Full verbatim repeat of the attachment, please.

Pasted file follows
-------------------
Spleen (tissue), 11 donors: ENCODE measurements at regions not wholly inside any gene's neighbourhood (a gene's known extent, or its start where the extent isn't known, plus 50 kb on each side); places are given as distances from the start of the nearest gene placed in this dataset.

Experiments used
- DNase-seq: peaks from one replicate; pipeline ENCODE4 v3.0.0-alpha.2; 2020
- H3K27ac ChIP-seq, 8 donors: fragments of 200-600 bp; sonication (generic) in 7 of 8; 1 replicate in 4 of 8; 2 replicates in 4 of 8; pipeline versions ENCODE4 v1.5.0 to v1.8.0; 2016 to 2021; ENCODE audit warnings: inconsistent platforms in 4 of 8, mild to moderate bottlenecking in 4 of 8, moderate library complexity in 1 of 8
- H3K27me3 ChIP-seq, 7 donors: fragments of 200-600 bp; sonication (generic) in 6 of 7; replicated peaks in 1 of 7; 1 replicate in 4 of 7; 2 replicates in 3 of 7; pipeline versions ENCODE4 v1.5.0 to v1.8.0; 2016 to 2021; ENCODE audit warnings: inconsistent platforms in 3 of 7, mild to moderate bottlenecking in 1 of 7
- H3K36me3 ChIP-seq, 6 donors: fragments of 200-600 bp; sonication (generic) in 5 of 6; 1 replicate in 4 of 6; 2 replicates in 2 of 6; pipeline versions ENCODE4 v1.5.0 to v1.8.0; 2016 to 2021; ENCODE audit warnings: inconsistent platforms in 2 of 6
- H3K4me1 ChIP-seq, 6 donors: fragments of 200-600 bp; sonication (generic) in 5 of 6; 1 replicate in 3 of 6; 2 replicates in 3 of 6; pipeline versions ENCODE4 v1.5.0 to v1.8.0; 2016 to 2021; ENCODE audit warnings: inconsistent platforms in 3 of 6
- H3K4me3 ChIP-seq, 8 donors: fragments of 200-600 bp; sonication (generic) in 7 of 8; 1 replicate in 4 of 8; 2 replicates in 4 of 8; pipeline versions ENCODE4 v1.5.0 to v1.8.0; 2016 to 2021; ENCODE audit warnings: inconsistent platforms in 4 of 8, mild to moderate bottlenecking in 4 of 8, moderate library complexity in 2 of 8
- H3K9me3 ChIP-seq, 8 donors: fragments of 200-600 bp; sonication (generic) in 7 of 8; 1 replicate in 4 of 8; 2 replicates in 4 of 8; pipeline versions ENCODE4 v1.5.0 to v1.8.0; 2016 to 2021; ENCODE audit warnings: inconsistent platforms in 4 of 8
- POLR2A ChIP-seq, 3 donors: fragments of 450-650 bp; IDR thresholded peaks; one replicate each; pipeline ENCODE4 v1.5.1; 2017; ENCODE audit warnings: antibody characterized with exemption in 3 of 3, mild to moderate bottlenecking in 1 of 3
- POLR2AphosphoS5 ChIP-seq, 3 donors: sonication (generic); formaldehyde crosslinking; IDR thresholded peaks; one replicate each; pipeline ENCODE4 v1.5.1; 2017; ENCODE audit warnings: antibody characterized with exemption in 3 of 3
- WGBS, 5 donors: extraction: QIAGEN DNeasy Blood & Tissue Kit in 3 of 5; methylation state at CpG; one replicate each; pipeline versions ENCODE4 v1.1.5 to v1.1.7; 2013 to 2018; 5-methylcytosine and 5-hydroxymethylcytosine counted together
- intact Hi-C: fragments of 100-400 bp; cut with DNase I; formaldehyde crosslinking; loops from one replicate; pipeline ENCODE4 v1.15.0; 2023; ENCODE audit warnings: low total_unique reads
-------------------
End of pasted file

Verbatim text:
Spleen (tissue), 11 donors: ENCODE measurements at regions not wholly inside any gene's neighbourhood (a gene's known extent, or its start where the extent isn't known, plus 50 kb on each side); places are given as distances from the start of the nearest gene placed in this dataset.

Experiments used
- DNase-seq: peaks from one replicate; pipeline ENCODE4 v3.0.0-alpha.2; 2020
- H3K27ac ChIP-seq, 8 donors: fragments of 200-600 bp; sonication (generic) in 7 of 8; 1 replicate in 4 of 8; 2 replicates in 4 of 8; pipeline versions ENCODE4 v1.5.0 to v1.8.0; 2016 to 2021; ENCODE audit warnings: inconsistent platforms in 4 of 8, mild to moderate bottlenecking in 4 of 8, moderate library complexity in 1 of 8
- H3K27me3 ChIP-seq, 7 donors: fragments of 200-600 bp; sonication (generic) in 6 of 7; replicated peaks in 1 of 7; 1 replicate in 4 of 7; 2 replicates in 3 of 7; pipeline versions ENCODE4 v1.5.0 to v1.8.0; 2016 to 2021; ENCODE audit warnings: inconsistent platforms in 3 of 7, mild to moderate bottlenecking in 1 of 7
- H3K36me3 ChIP-seq, 6 donors: fragments of 200-600 bp; sonication (generic) in 5 of 6; 1 replicate in 4 of 6; 2 replicates in 2 of 6; pipeline versions ENCODE4 v1.5.0 to v1.8.0; 2016 to 2021; ENCODE audit warnings: inconsistent platforms in 2 of 6
- H3K4me1 ChIP-seq, 6 donors: fragments of 200-600 bp; sonication (generic) in 5 of 6; 1 replicate in 3 of 6; 2 replicates in 3 of 6; pipeline versions ENCODE4 v1.5.0 to v1.8.0; 2016 to 2021; ENCODE audit warnings: inconsistent platforms in 3 of 6
- H3K4me3 ChIP-seq, 8 donors: fragments of 200-600 bp; sonication (generic) in 7 of 8; 1 replicate in 4 of 8; 2 replicates in 4 of 8; pipeline versions ENCODE4 v1.5.0 to v1.8.0; 2016 to 2021; ENCODE audit warnings: inconsistent platforms in 4 of 8, mild to moderate bottlenecking in 4 of 8, moderate library complexity in 2 of 8
- H3K9me3 ChIP-seq, 8 donors: fragments of 200-600 bp; sonication (generic) in 7 of 8; 1 replicate in 4 of 8; 2 replicates in 4 of 8; pipeline versions ENCODE4 v1.5.0 to v1.8.0; 2016 to 2021; ENCODE audit warnings: inconsistent platforms in 4 of 8
- POLR2A ChIP-seq, 3 donors: fragments of 450-650 bp; IDR thresholded peaks; one replicate each; pipeline ENCODE4 v1.5.1; 2017; ENCODE audit warnings: antibody characterized with exemption in 3 of 3, mild to moderate bottlenecking in 1 of 3
- POLR2AphosphoS5 ChIP-seq, 3 donors: sonication (generic); formaldehyde crosslinking; IDR thresholded peaks; one replicate each; pipeline ENCODE4 v1.5.1; 2017; ENCODE audit warnings: antibody characterized with exemption in 3 of 3
- WGBS, 5 donors: extraction: QIAGEN DNeasy Blood & Tissue Kit in 3 of 5; methylation state at CpG; one replicate each; pipeline versions ENCODE4 v1.1.5 to v1.1.7; 2013 to 2018; 5-methylcytosine and 5-hydroxymethylcytosine counted together
- intact Hi-C: fragments of 100-400 bp; cut with DNase I; formaldehyde crosslinking; loops from one replicate; pipeline ENCODE4 v1.15.0; 2023; ENCODE audit warnings: low total_unique reads